The Teaching Reading Strategies (Reading Intervention Program) is designed for non-readers or below grade level readers ages eight-adult. Ideal as both Tier II or III pull-out or push-in reading intervention for older struggling readers, special education students with auditory processing disorders, and ESL, ESOL, or ELL students. This full-year (or half-year intensive) program provides explicit and systematic whole-class instruction and assessment-based small group workshops to differentiate instruction. Both new and veteran reading teachers will appreciate the four training videos, minimal prep and correction, and user-friendly resources in this program, written by a teacher for teachers and their students.

The program provides 13 diagnostic reading and spelling assessments (many with audio files). Teachers use assessment-based instruction to target the discrete concepts and skills each student needs to master according to the assessment data. Whole class and small group instruction includes the following: phonemic awareness activities, synthetic phonics blending and syllabication practice, phonics workshops with formative assessments, expository comprehension worksheets, 102 spelling pattern assessments, reading strategies worksheets, 123 multi-level fluency passage videos recorded at three different reading speeds, writing skills worksheets, 644 reading, spelling, and vocabulary game cards (includes print-ready and digital display versions) to play entertaining learning games.

In addition to these resources, the program features the popular Sam and Friends Guided Reading Phonics Books. These 54 decodable books (includes print-ready and digital display versions) have been designed for older readers with teenage cartoon characters and plots. Each 8-page book introduces two sight words and reinforces the sound-spellings practiced in that day’s sound-by-sound spelling blending. Plus, each book has two great guided reading activities: a 30-second word fluency to review previously learned sight words and sound-spelling patterns and 5 higher-level comprehension questions. Additionally, each book includes an easy-to-use running record if you choose to assess. Your students will love these fun, heart-warming, and comical stories about the adventures of Sam and his friends: Tom, Kit, and Deb. Oh, and also that crazy dog, Pug. These take-home books are great for independent homework practice.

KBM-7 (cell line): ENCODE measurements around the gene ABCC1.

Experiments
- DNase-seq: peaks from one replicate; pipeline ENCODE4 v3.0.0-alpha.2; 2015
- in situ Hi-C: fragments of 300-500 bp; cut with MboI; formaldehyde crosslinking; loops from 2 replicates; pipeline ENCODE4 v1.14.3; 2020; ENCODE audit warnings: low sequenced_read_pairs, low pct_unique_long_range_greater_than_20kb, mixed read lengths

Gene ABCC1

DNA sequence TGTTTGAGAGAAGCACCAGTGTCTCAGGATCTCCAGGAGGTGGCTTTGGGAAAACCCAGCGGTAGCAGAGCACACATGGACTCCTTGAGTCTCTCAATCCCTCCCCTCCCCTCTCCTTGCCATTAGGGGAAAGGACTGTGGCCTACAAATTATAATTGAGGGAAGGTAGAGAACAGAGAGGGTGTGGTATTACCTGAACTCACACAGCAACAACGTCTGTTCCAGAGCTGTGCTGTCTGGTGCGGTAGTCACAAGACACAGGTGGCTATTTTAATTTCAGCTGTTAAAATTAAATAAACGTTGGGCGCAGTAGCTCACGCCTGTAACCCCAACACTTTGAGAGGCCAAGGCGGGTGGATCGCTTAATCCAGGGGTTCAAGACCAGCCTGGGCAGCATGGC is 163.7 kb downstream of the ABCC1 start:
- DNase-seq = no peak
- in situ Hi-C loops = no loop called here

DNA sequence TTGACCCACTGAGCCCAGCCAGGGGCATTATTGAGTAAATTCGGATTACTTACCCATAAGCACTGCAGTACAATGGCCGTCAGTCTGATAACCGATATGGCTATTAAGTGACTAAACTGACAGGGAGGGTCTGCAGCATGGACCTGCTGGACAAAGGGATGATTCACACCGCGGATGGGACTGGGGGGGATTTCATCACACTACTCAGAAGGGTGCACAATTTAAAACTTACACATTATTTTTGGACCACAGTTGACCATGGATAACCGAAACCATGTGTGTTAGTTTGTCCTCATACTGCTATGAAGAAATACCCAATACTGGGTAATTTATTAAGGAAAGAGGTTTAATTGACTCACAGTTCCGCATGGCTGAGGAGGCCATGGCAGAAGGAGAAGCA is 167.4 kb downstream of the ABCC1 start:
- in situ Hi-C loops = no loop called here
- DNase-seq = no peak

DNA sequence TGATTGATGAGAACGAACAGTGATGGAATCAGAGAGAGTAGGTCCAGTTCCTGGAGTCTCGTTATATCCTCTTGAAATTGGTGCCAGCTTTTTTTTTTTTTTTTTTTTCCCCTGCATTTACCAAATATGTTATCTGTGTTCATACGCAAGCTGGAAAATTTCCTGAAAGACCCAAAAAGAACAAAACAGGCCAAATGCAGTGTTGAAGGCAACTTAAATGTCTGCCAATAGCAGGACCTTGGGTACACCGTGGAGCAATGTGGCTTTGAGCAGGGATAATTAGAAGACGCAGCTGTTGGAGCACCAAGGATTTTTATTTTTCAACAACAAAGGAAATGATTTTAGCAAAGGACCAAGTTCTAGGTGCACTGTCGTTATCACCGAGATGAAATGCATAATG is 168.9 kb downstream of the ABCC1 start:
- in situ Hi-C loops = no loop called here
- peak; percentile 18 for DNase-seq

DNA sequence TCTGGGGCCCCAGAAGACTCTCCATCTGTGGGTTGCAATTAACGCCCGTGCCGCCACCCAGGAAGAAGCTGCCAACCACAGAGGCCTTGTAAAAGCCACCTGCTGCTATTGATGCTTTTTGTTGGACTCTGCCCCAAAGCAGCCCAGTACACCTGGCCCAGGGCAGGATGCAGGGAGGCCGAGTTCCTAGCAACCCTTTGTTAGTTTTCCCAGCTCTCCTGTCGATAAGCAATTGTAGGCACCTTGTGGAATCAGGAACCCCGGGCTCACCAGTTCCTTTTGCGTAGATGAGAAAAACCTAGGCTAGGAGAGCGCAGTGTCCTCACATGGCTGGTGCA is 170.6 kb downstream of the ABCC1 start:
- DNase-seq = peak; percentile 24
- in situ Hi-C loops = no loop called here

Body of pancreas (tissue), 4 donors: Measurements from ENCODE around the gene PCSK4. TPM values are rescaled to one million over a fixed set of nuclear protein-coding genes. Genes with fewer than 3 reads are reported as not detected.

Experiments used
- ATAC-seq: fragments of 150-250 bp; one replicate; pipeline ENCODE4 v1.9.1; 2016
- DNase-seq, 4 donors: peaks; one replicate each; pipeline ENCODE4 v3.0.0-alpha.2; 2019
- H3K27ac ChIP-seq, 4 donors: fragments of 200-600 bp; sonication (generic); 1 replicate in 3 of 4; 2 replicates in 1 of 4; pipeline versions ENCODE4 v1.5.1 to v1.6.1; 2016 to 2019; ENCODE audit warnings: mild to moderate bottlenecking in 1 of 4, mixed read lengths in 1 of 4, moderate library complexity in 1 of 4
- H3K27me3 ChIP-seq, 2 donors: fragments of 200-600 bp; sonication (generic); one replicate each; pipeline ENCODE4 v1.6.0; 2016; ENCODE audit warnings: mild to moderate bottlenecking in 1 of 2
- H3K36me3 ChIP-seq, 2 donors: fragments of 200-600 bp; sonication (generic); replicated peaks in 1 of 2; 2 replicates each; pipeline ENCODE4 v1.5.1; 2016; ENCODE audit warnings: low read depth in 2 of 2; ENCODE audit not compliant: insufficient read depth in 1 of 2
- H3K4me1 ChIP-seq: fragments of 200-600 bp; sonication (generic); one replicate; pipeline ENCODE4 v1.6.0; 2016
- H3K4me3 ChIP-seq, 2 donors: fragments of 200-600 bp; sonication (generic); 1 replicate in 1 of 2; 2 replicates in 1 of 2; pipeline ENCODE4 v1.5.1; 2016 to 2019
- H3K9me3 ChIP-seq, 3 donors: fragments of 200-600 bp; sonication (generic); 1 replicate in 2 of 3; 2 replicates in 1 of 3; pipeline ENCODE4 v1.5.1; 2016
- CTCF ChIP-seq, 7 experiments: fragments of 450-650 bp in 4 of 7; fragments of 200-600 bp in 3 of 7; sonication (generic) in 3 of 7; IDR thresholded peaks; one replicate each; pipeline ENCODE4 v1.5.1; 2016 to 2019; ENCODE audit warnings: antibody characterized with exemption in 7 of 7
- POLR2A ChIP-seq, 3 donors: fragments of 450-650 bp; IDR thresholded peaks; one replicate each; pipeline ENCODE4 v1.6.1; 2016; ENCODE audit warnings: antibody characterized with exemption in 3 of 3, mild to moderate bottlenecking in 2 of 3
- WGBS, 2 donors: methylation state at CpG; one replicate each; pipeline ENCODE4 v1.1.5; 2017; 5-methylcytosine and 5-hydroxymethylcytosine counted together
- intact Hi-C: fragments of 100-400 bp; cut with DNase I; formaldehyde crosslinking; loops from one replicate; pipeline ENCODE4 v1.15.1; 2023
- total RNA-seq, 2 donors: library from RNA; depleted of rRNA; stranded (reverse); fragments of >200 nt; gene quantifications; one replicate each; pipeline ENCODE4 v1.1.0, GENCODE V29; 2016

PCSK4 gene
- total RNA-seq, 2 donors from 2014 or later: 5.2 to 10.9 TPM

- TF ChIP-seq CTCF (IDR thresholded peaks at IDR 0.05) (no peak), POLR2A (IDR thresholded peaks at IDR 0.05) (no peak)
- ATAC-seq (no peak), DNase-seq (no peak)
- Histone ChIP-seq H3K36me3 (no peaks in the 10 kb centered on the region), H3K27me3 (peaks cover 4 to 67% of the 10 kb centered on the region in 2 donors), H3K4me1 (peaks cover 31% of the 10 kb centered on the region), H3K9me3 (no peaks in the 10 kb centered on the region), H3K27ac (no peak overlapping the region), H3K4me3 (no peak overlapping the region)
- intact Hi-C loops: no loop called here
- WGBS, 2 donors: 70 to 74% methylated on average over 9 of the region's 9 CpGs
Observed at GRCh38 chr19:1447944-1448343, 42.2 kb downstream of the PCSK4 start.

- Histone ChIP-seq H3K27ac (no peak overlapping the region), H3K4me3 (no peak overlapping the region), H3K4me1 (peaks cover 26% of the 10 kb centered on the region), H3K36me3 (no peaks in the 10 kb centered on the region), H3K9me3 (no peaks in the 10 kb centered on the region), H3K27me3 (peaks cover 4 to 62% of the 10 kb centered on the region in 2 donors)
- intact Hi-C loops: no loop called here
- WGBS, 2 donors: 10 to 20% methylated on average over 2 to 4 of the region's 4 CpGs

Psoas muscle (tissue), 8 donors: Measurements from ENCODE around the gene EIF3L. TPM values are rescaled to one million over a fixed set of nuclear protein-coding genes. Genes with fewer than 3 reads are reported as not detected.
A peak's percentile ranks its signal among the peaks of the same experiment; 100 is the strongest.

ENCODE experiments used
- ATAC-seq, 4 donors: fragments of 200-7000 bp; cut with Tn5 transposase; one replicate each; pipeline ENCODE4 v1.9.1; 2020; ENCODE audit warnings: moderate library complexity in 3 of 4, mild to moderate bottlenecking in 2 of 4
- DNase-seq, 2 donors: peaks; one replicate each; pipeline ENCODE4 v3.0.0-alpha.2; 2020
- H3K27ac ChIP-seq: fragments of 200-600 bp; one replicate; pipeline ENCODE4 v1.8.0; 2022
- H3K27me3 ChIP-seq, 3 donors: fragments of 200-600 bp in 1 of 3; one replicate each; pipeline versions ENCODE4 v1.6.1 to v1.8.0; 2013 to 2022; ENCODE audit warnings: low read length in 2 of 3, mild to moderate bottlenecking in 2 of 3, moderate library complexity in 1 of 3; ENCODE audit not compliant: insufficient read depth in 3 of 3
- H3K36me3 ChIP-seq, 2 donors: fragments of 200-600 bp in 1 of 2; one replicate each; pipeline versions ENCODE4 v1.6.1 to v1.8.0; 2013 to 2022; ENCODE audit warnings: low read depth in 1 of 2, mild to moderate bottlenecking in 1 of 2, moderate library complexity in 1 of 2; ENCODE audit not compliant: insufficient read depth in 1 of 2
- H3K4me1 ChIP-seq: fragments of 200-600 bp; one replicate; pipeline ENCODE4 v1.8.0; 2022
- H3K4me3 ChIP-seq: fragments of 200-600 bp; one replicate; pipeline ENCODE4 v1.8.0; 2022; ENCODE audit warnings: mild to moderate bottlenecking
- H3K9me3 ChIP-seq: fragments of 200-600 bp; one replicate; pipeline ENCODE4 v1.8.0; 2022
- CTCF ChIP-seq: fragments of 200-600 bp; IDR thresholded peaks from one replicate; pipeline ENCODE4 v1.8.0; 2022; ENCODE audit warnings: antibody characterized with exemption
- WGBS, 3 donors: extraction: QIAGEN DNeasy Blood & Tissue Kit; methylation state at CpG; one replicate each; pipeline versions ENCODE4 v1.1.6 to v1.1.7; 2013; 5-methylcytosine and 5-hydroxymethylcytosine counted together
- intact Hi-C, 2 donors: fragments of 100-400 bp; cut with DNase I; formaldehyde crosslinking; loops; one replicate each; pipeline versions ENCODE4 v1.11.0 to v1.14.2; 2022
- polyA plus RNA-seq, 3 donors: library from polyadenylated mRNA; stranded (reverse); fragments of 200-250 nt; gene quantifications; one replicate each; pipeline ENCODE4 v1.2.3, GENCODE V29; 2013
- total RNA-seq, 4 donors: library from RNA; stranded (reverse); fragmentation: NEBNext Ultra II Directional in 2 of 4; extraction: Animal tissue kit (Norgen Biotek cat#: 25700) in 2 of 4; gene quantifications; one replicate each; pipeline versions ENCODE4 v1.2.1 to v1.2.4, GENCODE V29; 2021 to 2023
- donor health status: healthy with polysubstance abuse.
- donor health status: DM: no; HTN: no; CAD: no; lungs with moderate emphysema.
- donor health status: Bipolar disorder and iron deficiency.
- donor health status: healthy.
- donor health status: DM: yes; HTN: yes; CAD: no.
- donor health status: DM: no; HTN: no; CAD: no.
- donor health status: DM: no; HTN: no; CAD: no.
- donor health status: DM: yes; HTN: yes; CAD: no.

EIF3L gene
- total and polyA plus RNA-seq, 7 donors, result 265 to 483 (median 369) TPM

Teaching Reading Strategies and Sam and Friends Guided Reading Phonics Books BUNDLE

Teaching Reading Strategies and Sam and Friends Guided Reading Phonics Books

FREE DOWNLOADS TO ASSESS THE QUALITY OF PENNINGTON PUBLISHING RESOURCES: The SCRIP (Summarize, Connect, Re-think, Interpret, and Predict) Comprehension Strategies includes class posters, five lessons to introduce the strategies, and the SCRIP Comprehension Bookmarks.

 

 

 

Get the SCRIP Comprehension Strategies FREE Resource:

Get the Diagnostic ELA and Reading Assessments FREE Resource:

Reading, Spelling/Vocabulary , , , , , , , , , , , , , ,

Effective Spelling Practice

Poor Spellers Are Not Born That Way

Spelling is Not Genetic

My last post discussed the role of the diagnostic pre-test as part of a balanced spelling program. I provided links for spelling word lists, including Vowel Sound-Spelling Patterns (for primary or remedial spellers), Outlaw Words (non-phonetic words), Dolch High Frequency Words, Commonly Confused Words, and the Eight Conventional Spelling Rules . I suggested that summer would be the best time to assess the spelling of your children to prepare for fall instruction and offered an essential resource: the comprehensive Diagnostic Spelling Assessment.

As I previously mentioned, each of the six posts will begin with a brief reflection about the instructional spelling component, follow with a rationale for teaching that component, and finish with some free instructional spelling resources. The components of each of the six posts are as follows:

1. Diagnostic Assessment 2. Sound-Spellings 3. Spelling Rules
4. Spelling Lists and Tests 5. Spelling Practice 6. Integrated Spelling and Vocabulary.

This week we explore how to use appropriate spelling practice as part of a balanced spelling program.

Reflection

□ I provide opportunities for students to practice words missed on the diagnostic pre-test.

□ I provide both memorization and writing practice for spelling words.

□ I connect spelling practice to structural analysis of the words.

□ I integrate spelling and vocabulary instruction in our practice.